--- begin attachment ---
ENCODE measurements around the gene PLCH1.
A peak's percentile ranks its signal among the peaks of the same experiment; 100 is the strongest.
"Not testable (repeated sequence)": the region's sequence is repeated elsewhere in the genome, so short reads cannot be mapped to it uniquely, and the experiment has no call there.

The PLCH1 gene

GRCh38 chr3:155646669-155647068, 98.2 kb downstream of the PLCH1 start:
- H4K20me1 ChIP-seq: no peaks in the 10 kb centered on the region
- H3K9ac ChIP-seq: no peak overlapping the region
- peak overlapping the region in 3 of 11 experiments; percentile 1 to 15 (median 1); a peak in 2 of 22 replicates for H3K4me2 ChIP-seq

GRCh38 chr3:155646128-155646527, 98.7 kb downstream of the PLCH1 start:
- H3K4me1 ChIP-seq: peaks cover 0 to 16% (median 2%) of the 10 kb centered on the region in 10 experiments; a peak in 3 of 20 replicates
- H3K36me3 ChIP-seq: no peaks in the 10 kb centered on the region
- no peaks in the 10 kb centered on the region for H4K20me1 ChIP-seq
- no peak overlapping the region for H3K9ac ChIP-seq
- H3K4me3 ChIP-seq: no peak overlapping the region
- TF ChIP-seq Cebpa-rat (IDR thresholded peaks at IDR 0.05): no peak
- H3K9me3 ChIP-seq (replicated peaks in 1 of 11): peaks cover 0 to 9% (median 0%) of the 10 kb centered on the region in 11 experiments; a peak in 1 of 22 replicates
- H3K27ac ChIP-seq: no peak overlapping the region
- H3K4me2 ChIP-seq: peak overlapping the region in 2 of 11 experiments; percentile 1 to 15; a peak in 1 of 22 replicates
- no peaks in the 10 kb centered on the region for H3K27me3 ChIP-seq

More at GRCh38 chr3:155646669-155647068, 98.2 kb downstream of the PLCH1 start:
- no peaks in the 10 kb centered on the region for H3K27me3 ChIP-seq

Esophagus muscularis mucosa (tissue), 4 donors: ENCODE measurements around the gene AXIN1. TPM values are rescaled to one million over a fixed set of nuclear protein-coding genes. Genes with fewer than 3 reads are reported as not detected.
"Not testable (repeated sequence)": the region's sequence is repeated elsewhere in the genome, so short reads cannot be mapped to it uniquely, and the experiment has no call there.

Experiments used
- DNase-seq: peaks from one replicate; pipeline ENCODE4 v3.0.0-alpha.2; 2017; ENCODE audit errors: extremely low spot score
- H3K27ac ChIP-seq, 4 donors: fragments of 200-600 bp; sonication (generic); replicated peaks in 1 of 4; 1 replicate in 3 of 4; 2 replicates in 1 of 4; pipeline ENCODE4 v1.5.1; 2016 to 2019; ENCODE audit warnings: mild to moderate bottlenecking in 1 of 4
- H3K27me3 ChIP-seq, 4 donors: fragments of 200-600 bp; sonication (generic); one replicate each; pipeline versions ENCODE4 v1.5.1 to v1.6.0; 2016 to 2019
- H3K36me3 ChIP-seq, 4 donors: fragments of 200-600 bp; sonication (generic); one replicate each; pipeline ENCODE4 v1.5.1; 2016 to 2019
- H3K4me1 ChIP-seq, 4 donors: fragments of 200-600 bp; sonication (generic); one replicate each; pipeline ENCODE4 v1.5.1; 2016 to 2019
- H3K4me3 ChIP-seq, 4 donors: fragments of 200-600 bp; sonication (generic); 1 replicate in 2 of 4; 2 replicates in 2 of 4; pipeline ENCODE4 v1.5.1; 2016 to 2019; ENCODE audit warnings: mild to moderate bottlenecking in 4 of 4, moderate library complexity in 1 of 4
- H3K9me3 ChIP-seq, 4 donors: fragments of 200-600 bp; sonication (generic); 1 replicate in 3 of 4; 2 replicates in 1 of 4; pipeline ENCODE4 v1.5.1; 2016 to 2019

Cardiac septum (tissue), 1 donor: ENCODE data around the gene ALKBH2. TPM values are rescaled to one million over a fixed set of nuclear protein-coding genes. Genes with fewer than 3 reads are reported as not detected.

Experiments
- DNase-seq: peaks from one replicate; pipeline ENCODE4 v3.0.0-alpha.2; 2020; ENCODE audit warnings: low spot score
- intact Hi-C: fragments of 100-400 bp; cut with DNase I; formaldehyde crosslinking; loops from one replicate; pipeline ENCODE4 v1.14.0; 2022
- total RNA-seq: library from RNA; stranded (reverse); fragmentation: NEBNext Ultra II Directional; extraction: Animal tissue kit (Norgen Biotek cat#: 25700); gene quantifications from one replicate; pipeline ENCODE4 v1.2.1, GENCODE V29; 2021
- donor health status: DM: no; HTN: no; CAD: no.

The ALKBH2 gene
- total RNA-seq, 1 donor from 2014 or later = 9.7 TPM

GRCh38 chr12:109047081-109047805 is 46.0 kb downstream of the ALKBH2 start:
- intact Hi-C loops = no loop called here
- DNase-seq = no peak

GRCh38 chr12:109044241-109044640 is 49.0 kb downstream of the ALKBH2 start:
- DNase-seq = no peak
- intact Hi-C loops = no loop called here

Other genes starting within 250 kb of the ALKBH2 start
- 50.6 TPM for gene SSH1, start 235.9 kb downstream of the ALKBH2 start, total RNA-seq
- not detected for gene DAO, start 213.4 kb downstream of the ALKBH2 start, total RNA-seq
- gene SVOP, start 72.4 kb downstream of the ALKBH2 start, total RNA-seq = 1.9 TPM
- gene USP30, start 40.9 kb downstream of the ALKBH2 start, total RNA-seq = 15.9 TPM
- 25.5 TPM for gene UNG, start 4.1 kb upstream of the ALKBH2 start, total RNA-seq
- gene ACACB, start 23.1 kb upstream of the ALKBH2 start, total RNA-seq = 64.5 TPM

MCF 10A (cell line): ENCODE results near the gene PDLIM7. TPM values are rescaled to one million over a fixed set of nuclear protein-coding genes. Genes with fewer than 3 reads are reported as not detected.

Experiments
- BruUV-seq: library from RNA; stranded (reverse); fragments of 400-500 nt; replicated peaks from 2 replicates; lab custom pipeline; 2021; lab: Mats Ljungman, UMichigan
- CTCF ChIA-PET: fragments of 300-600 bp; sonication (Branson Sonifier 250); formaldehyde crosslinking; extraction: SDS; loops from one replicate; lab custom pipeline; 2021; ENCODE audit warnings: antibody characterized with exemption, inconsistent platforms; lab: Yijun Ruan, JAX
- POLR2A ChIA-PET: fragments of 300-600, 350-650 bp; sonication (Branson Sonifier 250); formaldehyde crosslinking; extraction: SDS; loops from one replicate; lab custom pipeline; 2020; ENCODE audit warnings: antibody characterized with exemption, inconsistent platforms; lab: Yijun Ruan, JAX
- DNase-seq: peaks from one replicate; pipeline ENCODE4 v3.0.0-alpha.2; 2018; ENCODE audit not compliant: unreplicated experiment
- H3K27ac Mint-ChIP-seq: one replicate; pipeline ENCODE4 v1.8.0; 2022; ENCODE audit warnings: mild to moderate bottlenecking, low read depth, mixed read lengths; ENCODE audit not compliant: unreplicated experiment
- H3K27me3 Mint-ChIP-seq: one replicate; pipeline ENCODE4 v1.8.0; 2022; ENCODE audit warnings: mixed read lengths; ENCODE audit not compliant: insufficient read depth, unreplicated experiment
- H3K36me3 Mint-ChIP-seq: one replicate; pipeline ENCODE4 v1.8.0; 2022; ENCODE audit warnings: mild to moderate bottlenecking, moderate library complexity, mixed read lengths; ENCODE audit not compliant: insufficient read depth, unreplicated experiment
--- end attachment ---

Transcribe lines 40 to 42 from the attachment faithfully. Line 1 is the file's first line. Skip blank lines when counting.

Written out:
GRCh38 chr12:109047081-109047805 is 46.0 kb downstream of the ALKBH2 start:
- intact Hi-C loops = no loop called here
- DNase-seq = no peak